AVA: Yeah, they knew what they were interviewing for and they had their bio ready, right. So I thought to myself, "This guy's never gonna call me." Anyway, he did call me and I did go down there and start hosting for that local TV station. It turned out that that local TV station was one of the local TV stations under the umbrella of one of the biggest TV networks in China — a national network — and I got there. And for a few months, I hosted shows in that local station and I did an awful job. Everybody hated me. But somehow, I caught the eye of a producer of the national network [laughs] and he was like, "You have to come and host this show," which then turned out to be the most watched show in China that summer. So in the space of a few months, from a complete nobody who could speak a little Chinese, I became this person that people would actually walk up to on the street and ask for pictures. And I remember my parents coming to China for their first time and seeing their daughter as a bit of a celebrity on the street. [laughs] Really, really weird. I'll say that it wasn't all happy because I got on this national TV show without any experience in hosting — I was awful — so I had so many comments online. [laughs] There was this movement to take off the 'foreign girl' like, "Why is she here? She doesn't even talk, she just stands there." It was such a weird summer and then the aftermath of that was just all very surreal.

SPENCER: You've lived now a lot of time in France, in the United States, and also in China. How would you compare Chinese culture to the culture of the US and France?

AVA: I would say that Chinese culture is actually very close to French culture. I don't exactly know why. I joke around with my friends and tell them it's because China is also a communist country [laughs] and France is a communist country. But there's a very strong emphasis on friendships and there's a very strong emphasis on drinking.

SPENCER: It's work-related drinking, right?

AVA: Exactly, yes. So what I would say is the main difference between Chinese and American culture is, I think, there isn't really a legal system that you can really rely on in China. If you're going into business with somebody in the States, you think, "Okay, I don't want to go into business with a bad person." But if worse comes to worst, if he steals a lot of money, or he or she really screws me over, I can go in front of a judge and get things handled. But in China, you can't really do that. I don't know exactly the reason why, but I want to say it's because of rampant corruption, because everybody has contacts with the police and the judges. And so, the outcome isn't really fair, necessarily. So you don't really have that recourse in mind in China like, "Oh, I have a judicial system to fall back on," so you really have to know the people that you're working with. And the way the Chinese people do that a lot is they drink and they get drunk together. Because when you're drunk, drinking is a bit like in vino veritas. It's a bit of a truth serum. So there's a lot of drinking. I actually remember when [laughs] I [quote] "interviewed" for another TV hosting job, it involved — at the time, they couldn't really hire foreigners to be hosts; there was a bit of a problem with that. Actually, it was a long-standing issue when I was in China because China was constantly having beef with various countries; one time where China was having beef with France, or China was having beef with the US, and then they would restrict foreign hosts or foreign personalities on TV — so I remember sitting down and they told me, "Yeah, we can consider you for the position. But you have to have dinner with the Head of Communications for the entire region." I was like, "Okay, I'll do that." And I understood in my mind, "Alright, I've just got to pound down 10 shots in front of him," basically, because in China, that's a sign of respect.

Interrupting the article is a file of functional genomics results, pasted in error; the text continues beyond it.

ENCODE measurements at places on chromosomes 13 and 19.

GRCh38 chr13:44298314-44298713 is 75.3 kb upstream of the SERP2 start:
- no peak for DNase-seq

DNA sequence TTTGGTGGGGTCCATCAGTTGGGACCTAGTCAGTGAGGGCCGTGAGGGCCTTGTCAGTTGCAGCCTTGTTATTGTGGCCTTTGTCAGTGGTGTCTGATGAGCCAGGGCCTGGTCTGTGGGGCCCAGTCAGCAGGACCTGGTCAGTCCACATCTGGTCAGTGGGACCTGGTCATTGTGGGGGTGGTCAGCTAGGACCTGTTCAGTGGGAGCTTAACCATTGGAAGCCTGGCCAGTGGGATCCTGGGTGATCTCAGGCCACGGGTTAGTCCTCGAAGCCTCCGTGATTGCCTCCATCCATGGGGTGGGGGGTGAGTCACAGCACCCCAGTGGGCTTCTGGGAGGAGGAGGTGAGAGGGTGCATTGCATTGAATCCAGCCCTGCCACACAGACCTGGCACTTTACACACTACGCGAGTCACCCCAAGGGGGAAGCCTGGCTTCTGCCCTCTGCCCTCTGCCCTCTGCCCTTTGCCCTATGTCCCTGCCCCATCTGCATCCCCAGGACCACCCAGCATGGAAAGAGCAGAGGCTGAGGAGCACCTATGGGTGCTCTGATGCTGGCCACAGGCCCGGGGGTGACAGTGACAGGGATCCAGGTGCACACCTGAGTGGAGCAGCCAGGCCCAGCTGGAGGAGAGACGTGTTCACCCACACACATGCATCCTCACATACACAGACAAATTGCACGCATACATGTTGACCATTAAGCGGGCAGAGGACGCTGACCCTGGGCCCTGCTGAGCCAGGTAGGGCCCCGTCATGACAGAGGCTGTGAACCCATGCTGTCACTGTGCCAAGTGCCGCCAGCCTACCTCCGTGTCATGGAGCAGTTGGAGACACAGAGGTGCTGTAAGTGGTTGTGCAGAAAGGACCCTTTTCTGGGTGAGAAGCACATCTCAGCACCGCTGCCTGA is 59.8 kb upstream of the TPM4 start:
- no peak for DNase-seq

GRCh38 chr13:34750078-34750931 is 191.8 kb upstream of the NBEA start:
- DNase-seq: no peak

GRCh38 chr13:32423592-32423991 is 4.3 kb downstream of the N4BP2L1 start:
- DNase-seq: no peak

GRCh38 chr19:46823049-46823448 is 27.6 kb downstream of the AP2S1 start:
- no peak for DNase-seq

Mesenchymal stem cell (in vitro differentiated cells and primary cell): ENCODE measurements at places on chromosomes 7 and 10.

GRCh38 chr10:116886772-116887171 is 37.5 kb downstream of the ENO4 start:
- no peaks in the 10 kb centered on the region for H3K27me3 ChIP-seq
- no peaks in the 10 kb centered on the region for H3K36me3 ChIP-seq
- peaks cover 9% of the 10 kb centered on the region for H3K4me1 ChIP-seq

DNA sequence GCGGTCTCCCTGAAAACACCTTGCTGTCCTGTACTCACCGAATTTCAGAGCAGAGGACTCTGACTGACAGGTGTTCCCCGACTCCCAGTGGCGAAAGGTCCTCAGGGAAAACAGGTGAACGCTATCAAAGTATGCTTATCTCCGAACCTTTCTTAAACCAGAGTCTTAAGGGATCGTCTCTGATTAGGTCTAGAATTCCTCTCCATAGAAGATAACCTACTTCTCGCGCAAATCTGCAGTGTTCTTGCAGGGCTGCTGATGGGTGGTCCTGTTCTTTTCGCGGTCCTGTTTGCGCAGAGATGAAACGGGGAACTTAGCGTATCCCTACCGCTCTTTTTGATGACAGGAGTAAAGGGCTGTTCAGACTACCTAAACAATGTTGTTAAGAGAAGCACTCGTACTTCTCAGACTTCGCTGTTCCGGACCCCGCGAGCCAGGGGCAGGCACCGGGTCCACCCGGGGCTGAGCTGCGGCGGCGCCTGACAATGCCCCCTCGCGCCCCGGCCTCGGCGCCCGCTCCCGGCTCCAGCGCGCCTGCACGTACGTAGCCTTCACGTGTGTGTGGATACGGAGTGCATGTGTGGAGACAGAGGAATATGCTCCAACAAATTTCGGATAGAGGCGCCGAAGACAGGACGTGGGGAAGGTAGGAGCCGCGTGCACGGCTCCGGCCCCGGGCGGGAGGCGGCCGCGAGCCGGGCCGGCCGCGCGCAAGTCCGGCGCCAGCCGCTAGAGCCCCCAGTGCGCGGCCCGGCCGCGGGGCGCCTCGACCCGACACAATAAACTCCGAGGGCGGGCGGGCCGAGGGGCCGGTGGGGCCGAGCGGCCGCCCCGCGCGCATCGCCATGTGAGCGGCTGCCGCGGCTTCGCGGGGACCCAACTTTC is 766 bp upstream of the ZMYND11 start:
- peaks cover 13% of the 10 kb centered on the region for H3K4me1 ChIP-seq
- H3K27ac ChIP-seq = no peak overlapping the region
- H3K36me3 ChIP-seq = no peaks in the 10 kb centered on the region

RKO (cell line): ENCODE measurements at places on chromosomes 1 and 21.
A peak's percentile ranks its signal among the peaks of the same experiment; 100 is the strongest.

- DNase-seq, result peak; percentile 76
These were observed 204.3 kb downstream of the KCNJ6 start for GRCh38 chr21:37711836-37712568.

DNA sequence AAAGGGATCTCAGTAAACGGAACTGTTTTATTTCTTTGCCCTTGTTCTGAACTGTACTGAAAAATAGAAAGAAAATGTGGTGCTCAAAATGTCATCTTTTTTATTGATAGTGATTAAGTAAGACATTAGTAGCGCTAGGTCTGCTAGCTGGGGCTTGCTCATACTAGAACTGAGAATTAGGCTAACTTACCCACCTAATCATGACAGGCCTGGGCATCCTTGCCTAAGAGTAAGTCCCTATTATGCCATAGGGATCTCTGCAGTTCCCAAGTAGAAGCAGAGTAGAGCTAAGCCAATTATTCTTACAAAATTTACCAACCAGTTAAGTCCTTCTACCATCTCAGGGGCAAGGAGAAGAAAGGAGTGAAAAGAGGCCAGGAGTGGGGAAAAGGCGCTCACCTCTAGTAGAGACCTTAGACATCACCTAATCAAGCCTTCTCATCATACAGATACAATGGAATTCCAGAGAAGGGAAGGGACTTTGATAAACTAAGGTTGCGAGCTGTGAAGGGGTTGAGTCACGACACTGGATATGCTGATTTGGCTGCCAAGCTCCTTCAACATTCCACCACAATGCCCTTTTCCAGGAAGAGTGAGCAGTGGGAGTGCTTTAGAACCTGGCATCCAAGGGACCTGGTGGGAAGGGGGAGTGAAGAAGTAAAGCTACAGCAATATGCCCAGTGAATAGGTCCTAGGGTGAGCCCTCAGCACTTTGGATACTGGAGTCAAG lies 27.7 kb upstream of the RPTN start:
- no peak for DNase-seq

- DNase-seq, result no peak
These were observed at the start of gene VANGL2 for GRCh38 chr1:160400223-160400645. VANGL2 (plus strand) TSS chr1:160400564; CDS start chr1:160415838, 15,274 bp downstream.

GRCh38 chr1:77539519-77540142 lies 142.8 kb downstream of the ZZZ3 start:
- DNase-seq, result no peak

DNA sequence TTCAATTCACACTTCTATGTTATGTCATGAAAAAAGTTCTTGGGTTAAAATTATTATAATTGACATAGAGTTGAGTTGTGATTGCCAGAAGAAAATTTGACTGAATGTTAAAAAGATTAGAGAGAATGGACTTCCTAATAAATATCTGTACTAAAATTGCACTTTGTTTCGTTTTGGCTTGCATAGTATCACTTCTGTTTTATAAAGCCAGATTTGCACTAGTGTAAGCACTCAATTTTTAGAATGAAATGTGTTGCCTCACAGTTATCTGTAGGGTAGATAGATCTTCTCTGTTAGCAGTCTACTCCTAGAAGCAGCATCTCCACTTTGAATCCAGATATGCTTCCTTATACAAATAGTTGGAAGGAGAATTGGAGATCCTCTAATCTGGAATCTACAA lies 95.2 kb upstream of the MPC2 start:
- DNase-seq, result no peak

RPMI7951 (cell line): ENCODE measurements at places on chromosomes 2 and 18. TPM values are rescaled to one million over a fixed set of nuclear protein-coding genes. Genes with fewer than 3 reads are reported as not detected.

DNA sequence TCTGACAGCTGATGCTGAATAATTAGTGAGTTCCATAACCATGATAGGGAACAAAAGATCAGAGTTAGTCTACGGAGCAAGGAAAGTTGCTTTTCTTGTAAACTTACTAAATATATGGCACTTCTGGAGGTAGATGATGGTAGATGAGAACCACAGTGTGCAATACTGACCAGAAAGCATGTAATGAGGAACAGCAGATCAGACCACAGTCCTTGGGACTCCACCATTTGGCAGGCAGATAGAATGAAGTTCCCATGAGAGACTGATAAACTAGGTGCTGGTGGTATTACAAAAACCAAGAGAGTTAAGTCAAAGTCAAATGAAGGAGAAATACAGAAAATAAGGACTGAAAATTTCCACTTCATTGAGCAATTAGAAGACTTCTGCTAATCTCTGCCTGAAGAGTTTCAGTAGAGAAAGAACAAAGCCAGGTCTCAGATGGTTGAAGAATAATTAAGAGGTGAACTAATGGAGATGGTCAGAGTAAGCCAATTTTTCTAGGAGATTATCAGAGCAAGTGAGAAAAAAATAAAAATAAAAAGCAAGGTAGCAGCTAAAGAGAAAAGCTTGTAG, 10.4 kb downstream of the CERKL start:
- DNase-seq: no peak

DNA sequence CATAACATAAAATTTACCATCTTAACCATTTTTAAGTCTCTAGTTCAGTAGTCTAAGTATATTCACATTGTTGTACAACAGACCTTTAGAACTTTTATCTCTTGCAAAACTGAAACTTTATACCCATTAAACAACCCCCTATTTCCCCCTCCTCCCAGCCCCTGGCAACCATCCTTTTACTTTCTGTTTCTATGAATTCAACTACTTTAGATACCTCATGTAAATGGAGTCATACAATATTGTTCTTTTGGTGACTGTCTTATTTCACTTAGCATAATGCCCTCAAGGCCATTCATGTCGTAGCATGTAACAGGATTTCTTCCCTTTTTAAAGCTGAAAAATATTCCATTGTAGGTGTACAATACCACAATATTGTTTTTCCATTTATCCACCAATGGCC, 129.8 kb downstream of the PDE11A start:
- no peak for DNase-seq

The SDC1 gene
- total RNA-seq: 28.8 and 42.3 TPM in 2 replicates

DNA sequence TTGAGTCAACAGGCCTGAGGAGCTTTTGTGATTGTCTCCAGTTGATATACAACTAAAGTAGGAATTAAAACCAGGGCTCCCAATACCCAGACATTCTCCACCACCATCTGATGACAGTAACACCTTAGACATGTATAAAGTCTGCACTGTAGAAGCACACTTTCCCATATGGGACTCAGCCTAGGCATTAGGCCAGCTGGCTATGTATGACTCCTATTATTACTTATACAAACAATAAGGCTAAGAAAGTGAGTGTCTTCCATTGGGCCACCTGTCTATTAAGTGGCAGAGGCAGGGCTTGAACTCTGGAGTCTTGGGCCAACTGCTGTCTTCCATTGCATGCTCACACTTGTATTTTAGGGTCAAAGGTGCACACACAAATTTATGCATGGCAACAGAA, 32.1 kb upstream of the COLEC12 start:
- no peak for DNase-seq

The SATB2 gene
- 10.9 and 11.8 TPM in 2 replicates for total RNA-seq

SPENCER: You have to basically show him that you're sufficiently drunk that you're going to show your true character or something like this?

AVA: I guess so. I guess it's also a sign of respect. In China, when you sit down at a dinner table, and there's a person who you want a favor from, you'll tell them as a sign of respect, "You drink one drink, I'll drink two drinks for every drink you drink."

SPENCER: Oh wow.

AVA: It's basically a way of showing, "I'm younger, I'm less powerful," or, "I need something from you," or not. It could just be, "I'm younger and less powerful, and I want to show you respect so I will drink more than you drink."

SPENCER: But how does karaoke work into this?

AVA: Interesting that you bring that up. Karaoke is another social venue that Chinese people use to socialize and get to know each other better. And there's a lot of drinking involved in karaoke. So I would say that Chinese people don't really have the same kind of job-life division that we do. In the States, when I'm working with people, I can say, "Hey, I can't do this tonight. I have to rest," or, "I have to take some personal time." In the States, you don't expect somebody to work through the evening for you (most of the time) in most companies. But in China, there isn't really that division. If you're an employee and you don't go out to dinner, or you don't go out to these social activities with your company, that's viewed as a problem, like you're not a good employee.

SPENCER: You have a challenge with karaoke, because you're presumably a better singer than almost everyone you're doing karaoke with.